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Long-Term Outcomes of Treating Nonacute Chagas Disease with Benznidazole FREE

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The summary below is from the full report titled “Long-Term Cardiac Outcomes of Treating Chronic Chagas Disease with Benznidazole versus No Treatment. A Nonrandomized Trial.” It is in the 16 May 2006 issue of Annals of Internal Medicine (volume 144, pages 724-734). The authors are R. Viotti, C. Vigliano, B. Lococo, G. Bertocchi, M. Petti, M.G. Alvarez, M. Postan, and A. Armenti.


Ann Intern Med. 2006;144(10):I-32. doi:10.7326/0003-4819-144-10-200605160-00002
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What is the problem and what is known about it so far?

Chagas disease is an infection with the parasite Trypanosoma cruzi. The infection can involve the heart muscle and can lead to irreversible heart problems, including abnormal heart rhythms, heart failure, and even sudden death. The disease is seen mostly in South and Central America and in Mexico where “kissing bugs” (also called reduviid or triatomine bugs) spread the parasite. People become infected by coming into contact with the feces of infected kissing bugs, by spreading the infection from mother to child during pregnancy, or by receiving blood transfusions or organ transplants from an infected person.

Many people get Chagas disease as children. There are 3 stages of Chagas disease: acute, indeterminate, and chronic. The acute stage is early infection. Fever, fatigue, rash, and enlarged liver, spleen, and lymph nodes can occur in this stage, but these symptoms usually are not severe and often resolve even without treatment. After the acute stage, the indeterminate stage can last many years with the person still having the infection in their blood but no symptoms. Chronic disease occurs in up to one third of people with Chagas disease. In this stage, symptoms of heart or gastrointestinal tract problems develop 10 years or more after the initial infection. Treatment involves drugs, such as benznidazole, that kill the parasite. Treatment is effective during acute-stage Chagas disease, but its effectiveness during nonacute disease (indeterminate and chronic stages) is uncertain.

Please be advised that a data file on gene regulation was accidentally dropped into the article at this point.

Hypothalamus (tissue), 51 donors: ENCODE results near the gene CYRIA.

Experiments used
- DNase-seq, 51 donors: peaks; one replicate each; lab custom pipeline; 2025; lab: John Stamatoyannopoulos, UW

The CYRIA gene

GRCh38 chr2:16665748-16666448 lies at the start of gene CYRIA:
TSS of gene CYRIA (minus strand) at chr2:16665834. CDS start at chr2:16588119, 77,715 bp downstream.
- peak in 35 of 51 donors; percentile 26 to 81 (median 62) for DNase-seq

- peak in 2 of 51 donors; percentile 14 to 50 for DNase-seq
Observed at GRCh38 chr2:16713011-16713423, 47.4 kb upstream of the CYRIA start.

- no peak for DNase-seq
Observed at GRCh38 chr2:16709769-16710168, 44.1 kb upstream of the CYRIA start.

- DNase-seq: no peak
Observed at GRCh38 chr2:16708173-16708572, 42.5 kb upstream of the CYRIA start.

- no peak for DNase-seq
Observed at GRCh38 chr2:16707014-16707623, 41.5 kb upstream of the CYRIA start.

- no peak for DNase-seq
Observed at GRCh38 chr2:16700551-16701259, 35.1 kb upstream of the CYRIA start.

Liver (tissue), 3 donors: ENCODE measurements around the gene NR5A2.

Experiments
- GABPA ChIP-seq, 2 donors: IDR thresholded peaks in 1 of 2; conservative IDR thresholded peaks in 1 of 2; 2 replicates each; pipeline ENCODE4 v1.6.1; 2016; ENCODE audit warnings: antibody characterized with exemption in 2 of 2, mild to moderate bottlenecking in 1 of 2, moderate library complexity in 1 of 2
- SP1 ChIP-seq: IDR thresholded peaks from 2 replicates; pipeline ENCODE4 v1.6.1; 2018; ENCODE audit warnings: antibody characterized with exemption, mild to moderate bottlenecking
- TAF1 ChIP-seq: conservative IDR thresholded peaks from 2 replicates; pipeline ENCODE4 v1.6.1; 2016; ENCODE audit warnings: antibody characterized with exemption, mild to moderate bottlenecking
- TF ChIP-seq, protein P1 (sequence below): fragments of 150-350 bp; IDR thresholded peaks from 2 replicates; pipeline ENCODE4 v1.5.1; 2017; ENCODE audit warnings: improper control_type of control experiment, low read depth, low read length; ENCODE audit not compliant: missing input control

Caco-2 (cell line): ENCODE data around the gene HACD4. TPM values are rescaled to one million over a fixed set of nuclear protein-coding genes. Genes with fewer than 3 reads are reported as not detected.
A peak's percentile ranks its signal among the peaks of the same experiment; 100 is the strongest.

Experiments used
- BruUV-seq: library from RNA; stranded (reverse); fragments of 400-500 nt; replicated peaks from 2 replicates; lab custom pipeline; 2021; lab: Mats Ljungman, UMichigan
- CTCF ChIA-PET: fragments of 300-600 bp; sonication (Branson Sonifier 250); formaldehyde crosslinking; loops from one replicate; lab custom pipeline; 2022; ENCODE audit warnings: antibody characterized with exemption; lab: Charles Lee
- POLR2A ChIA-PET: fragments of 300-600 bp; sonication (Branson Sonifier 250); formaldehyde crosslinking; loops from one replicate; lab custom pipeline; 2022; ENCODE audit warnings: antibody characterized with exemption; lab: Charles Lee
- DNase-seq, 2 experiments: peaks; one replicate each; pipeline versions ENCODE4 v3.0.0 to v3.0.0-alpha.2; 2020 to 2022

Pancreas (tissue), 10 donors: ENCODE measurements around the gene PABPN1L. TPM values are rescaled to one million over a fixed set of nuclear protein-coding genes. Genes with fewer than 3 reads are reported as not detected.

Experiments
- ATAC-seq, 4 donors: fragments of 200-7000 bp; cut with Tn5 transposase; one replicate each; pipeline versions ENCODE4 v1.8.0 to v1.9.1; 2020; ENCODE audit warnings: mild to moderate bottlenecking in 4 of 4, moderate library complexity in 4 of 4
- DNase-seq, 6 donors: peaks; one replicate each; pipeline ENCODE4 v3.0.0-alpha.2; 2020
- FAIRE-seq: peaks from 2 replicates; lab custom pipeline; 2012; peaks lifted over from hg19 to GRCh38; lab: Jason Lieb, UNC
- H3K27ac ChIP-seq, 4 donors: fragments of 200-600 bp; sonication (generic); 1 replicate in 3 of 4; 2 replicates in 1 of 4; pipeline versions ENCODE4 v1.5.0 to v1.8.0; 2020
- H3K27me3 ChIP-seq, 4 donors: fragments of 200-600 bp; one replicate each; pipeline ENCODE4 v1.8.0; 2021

Why did the researchers do this particular study?

To see whether benznidazole treatment for people with nonacute Chagas disease improved health outcomes.

Who was studied?

566 adult patients with indeterminate- or chronic-stage Chagas disease and no heart failure.

How was the study done?

The researchers assigned alternate patients who presented to their Chagas disease clinic in Buenos Aires, Argentina, to receive benznidazole at 5 mg per day by mouth for 30 days or no treatment. They then followed patients to see who developed worsening disease with new heart problems. They also did blood tests to see whether patients' blood became negative for Chagas disease.

What did the researchers find?

Treated patients were less likely to develop worsening disease, such as new heart problems, than were untreated patients. Blood tests were also more likely to become negative in treated patients than in untreated patients.

What were the limitations of the study?

Patients and their doctors knew whether the patient was taking benznidazole. In addition, 20% of patients did not complete all follow-up visits. Healthier people in the no treatment group were most likely to drop out of the study, which could make treatment seem more effective than it actually is. For these reasons, this study suggests but does not prove that benznidazole is effective for nonacute Chagas disease.

What are the implications of the study?

This study suggests that benznidazole treatment is associated with better outcomes for patients with nonacute Chagas disease. A good-quality randomized trial is needed to confirm the benefit of treatment of such patients.

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